Saturday, December 12, 2009

1.26: If everyone else jumped off a bridge...Holiday Gift Guide

Well, it seems that everyone I know and all the podcasts and blogs I frequent are doing a "Holiday gift guide." has their annual gift guide, The Spiel did an entire podcast for theirs, and there seems to be no shortage of other gaming gift guides.  There's a lot of great suggestions, a lot of great games and ideas and categories for all types of people and ages (if you have kids, click the word "other" in the previous sentence).  With all this, could I have something to contribute?

Well, no.  Not really.

Okay, obviously I'm kidding, despite my deepest urge to simply end this update now for S&G. 

Despite my urge to send any number of "non-gamer" blindly into a game store, to be struck with awe and then lost amid the vast selection of boardgames (okay, actually that's the opposite of what I want...regardless of how funny that would be), you're probably a thousand times more comfortable doing your boardgame shopping at regular retail stores like WalMart, Target or Kmart.  So let's explore some good games you can get at those stores (that should be read with disdain--not for any reason, just because).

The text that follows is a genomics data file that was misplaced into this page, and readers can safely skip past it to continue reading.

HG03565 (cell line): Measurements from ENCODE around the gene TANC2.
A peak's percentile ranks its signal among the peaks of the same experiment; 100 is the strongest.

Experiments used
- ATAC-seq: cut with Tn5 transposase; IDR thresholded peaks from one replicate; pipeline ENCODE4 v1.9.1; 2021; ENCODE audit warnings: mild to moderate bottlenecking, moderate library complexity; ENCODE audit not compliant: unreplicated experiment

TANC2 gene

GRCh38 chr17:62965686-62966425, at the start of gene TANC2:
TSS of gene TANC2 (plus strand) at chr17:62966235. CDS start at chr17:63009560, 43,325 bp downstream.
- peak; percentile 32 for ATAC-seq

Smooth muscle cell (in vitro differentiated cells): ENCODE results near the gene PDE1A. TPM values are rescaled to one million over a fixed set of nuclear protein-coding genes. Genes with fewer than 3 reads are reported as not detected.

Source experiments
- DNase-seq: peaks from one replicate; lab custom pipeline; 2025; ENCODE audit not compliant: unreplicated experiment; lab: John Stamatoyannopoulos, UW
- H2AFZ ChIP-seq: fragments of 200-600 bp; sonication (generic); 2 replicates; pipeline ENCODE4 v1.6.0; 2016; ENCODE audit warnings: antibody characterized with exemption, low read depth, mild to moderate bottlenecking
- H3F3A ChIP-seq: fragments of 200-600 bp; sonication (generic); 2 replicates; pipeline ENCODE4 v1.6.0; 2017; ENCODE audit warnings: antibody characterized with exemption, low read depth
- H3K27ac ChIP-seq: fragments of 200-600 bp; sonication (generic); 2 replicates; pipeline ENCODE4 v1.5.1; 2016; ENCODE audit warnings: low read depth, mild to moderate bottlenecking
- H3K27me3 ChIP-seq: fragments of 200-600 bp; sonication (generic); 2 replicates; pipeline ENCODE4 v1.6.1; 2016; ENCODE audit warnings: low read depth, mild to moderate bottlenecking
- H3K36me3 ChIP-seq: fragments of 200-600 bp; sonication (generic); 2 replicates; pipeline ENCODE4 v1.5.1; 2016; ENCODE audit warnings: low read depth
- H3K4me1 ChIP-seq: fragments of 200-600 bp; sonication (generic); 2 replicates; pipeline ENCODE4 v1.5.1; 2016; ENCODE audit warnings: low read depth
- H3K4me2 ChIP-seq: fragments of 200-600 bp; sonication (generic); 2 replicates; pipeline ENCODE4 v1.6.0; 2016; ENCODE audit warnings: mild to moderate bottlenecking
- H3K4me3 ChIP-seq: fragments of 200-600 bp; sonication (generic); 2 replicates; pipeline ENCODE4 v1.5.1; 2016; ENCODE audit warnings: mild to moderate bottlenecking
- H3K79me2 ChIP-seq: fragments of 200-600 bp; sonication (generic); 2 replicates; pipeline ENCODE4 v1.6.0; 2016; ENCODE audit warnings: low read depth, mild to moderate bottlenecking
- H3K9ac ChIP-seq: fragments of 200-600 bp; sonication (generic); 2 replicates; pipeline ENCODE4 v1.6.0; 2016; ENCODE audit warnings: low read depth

Category 1:  Retail store games
- For the Adults -

Risk:  2210 A.D. - Enjoy Risk?  Does it take too long?  Well, Risk 2210 lasts only 6 turns, and features a sci-fi theme and futuristic map of the world...and the moon!  Add to this specialized commanders that allow you to buy cards that give you extra troops or special abilities (like the Nuclear Commander, who's cards let you bomb the crap out of the world...or the moon!), and you've got a shorter, tighter, meaner version of Risk.  And if you'd prefer more of a fantasy/lore theme...

Risk:  Godstorm - This time you lead the Egyptians, Norse, Babylonians, Celts or Greeks, and receive aid from their associated pantheons of gods, all in an effort to conquer Ancient Earth.  Like the commanders, these gods allow you to really mess with the game, and if you save up the resources and get the right cards, you can sink one of the continents--the Moon!...I mean, Atlantis!  Don't worry, though, your troops can continue to fight in the Underworld, and even return to Earth to aid your army.

- Playable with the Kids - 

Don't Break the Ice - Really, if you don't know about this game, I don't even want to talk to you.  Just go buy it.  It's awesome, and it's for ages 4 and up.  I picked this up recently for my two-year old, and despite being two years short of the recommended age, she was mostly able to play this game; I expect with a few more tries and another couple months, she'll be playing this easily.  It's normally $8-10, but this time of year you can usually find it for as cheap as $2-4.  Give a try at Toys R Us or Kohl's.